About 4,000 strikes are being held around the world, starting in Australia. But what effect will they really have? We speak to California Senator Bob Hertzberg, who in a previous life as an entrepreneur, invested millions into renewable energy projects.
The US state of New Mexico has announced it will no longer charge tuition fees for state residents who study at its public colleges and universities. Is this the right policy? Kate O’Neill, cabinet secretary at New Mexico's Higher Education Department, explains the decision.
And we speak to the author of a recent report from Harvard Business School, which says that being able to WFA - work from anywhere - makes us more productive than working in the office.
Jamie Robertson is joined throughout the programme by Paddy Hirsch, editor of NPR podcast The Indicator from Planet Money, who's in Los Angeles, and by Rachel Cartland, author and former civil servant in Hong Kong.
(Picture: Activist Greta Thunberg with climate protesters. Credit: Jahi Chikwendiu/Getty Images)
US Fed cuts interest rates again
The US central banks lowered rates for only the second time since 2008, amid fears of trade wars and slowing global growth. Mickey Levy, economist at Berenberg Capital Markets in New York, explains how the Fed came to its decision, and how the markets responded.
Wildfires are blazing in Indonesia on the islands of Borneo and Sumatra, sending a toxic wave of smoke across to Malaysia and Singapore. We get the latest on the situation there from our correspondent.
How many languages is Alexa, Amazon's virtual assistant, fluent in? From today, it's eight - as she adds Hindi to the list. It comes at the same time as the Indian government launches an initiative to make it the country's only official language, eliminating English. We get reaction from Ashish Sinha, a technology writer at NextBigWhat, a tech media and learning platform.
Jamie Robertson is joined throughout the programme by Sushma Ramachandran, former chief business correspondent for The Hindu, who's in Delhi, and Jason Abbruzzesse, senior tech editor at NBC News in New York.
(Picture: Federal Reserve Board Chairman Jerome Powell. Credit: Olivier Douliery/AFP/Getty Images)
Iran Denies Involvement in Saudi Oil Strikes
The US TV network CBS says there is evidence that Iran was behind Saturday's attacks, as vice president Mike Pence says the US is ready to take action against those responsible. We get reaction from William F. Wechsler, director of The Atlantic Council in Washington.
As Donald Trump arrives in California, we talk to Kiran Stacey of the Financial Times about the President's intention to prohibit the state from setting its own vehicle emission rules. California has historically been allowed to have stricter standards, so what's behind the change?
And what influence do YouTube and Instagram have over what children spend their money on? We speak to social media expert Chloe Cox, from the digital media company Wunderman Thompson Commerce, who tells us how marketing strategies are changing.
Rahul Tandon is joined throughout the programme by Shuli Ren from Bloomberg News in Hong Kong, and Alexander Kaufmann, senior reporter at the Huffington Post in New York.
(Picture: Saudi Arabia's energy minister Prince Abdulaziz bin Salman. Credit: AFP/Getty Images)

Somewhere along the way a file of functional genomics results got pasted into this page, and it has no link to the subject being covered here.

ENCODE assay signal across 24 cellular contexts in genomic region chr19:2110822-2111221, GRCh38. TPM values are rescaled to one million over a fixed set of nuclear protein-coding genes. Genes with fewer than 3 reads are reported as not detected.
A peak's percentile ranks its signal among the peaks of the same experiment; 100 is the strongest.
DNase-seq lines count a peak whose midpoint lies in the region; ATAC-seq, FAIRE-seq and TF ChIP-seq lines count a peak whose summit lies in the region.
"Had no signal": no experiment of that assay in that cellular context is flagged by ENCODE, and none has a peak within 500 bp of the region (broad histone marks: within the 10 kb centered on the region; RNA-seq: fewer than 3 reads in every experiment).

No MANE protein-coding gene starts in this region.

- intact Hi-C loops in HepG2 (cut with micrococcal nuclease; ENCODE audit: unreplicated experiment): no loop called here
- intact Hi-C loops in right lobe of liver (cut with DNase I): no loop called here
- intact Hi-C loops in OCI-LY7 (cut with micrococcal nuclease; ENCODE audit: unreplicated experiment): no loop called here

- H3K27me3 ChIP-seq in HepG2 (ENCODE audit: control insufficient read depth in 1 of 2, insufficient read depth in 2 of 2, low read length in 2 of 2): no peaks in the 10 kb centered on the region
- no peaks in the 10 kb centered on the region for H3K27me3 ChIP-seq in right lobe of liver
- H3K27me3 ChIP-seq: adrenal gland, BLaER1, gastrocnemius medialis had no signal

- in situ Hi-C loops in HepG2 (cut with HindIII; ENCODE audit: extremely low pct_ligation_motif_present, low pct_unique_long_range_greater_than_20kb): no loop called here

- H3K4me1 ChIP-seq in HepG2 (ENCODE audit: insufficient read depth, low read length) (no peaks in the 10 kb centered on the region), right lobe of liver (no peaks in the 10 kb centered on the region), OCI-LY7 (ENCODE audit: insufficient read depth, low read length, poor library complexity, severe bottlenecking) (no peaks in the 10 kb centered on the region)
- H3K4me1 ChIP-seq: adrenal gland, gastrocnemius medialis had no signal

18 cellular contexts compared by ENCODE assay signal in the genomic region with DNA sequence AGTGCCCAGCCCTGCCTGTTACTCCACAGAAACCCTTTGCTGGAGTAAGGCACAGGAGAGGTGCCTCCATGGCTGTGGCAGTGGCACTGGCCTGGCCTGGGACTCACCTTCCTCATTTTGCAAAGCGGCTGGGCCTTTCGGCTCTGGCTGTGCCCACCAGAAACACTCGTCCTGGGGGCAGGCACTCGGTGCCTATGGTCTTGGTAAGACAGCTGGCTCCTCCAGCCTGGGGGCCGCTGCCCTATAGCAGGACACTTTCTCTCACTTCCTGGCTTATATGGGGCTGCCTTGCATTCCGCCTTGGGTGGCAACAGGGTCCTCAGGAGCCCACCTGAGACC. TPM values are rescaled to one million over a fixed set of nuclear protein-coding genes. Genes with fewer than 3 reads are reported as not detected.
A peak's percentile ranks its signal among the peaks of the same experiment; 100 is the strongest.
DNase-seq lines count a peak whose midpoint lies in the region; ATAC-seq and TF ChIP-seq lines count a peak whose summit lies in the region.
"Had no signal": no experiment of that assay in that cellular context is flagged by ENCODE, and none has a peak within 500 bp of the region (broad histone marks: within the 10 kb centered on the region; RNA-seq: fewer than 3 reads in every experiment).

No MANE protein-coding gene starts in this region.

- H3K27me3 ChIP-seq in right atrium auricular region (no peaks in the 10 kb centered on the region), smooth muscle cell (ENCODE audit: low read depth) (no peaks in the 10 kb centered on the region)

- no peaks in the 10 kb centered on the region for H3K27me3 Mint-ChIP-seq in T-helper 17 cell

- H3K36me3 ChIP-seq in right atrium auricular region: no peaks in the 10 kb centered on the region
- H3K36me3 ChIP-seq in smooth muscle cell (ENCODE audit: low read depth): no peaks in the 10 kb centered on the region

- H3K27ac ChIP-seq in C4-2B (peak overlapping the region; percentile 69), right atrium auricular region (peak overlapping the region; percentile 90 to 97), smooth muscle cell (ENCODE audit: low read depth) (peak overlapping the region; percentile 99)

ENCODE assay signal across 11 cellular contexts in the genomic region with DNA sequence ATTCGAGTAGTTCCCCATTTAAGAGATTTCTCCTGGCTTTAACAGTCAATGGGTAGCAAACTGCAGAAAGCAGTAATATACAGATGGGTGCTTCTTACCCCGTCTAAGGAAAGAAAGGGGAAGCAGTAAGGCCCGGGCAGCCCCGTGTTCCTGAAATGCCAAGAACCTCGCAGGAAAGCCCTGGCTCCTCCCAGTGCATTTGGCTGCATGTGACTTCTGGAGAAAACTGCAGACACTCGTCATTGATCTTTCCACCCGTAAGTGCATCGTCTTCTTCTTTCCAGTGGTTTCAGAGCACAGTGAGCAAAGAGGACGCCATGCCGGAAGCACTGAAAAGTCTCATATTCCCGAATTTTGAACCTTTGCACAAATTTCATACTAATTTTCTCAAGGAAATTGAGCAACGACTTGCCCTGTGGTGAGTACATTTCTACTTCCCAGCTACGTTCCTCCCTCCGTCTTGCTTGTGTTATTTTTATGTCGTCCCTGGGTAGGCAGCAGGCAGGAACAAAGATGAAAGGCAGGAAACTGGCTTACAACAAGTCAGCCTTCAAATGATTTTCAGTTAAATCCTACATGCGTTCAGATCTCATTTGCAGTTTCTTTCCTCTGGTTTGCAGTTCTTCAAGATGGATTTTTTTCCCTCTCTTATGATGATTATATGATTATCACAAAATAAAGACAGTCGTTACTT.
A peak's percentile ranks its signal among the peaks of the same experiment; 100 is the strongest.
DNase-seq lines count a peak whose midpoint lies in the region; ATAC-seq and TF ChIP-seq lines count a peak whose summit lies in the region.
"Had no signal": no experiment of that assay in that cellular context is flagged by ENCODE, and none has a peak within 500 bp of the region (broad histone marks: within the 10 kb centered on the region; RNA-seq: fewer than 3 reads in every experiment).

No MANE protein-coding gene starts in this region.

Nato concerned about rising Middle East tensions
Nato chief Jens Stoltenberg has said Iran is "destabilising the whole region" and raised concerns about the prospect of increased military activity. Oil prices have had their biggest daily jump in history. Prices increased nearly 20 percent initially on Monday. We talk to Amena Bakr of Energy Intelligence in Dubai. Meanwhile, US Senator Elizabeth Warren - one of the front runners in the race to become the Democratic nominee for President - has been talking to crowds of thousands about her plans for tough anti-corruption legislation, should she win the presidency. And we explore the clamour around Purdue Pharma, the company at the centre of the US opiod crisis. More than a 130 people a day have died every day from opioid related overdoses in the US. (Picture: An oil field at sunset. Credit: Getty Images)
Felicity Huffman sentenced over college admissions scandal
US actress Felicity Huffman has been sentenced to 14 days in prison for her involvement in a college admissions scandal. The Desperate Housewives star admitted to paying $15,000 to have her daughter's exam answers secretly corrected in 2017. We hear from Judy Kurtz from US political website, the Hill. The Frankfurt Motor Show is underway; we get the latest from Joe Miller of the Financial Times. Leaders from indigenous communities around the world converge to discuss climate change; we hear from the BBC's Frey Lindsay. Attorneys for the Trump administration have been trying to get a U.S. judge to throw out a lawsuit from native Americans who are trying to block a proposed Keystone oil pipeline from Canada to Nebraska because of potential spills and damage to cultural sights. Civil rights lawyer Chase Iron Eyes was born into the Standing Rock Sioux tribe and he explains what's been happening. Plus, we're joined throughout the programme by two guests on opposite sides of the Pacific; Alison van Diggelen, host of interview series and podcast Fresh Dialogues based in Silicon Valley and Clare Negus, acting ABC Western Australia regional editor who's speaking to us from Perth.
Pic description: Actress Felicity Huffman, escorted by her husband William H. Macy
Pic credit: Joseph Prezioso/AFP/Getty Images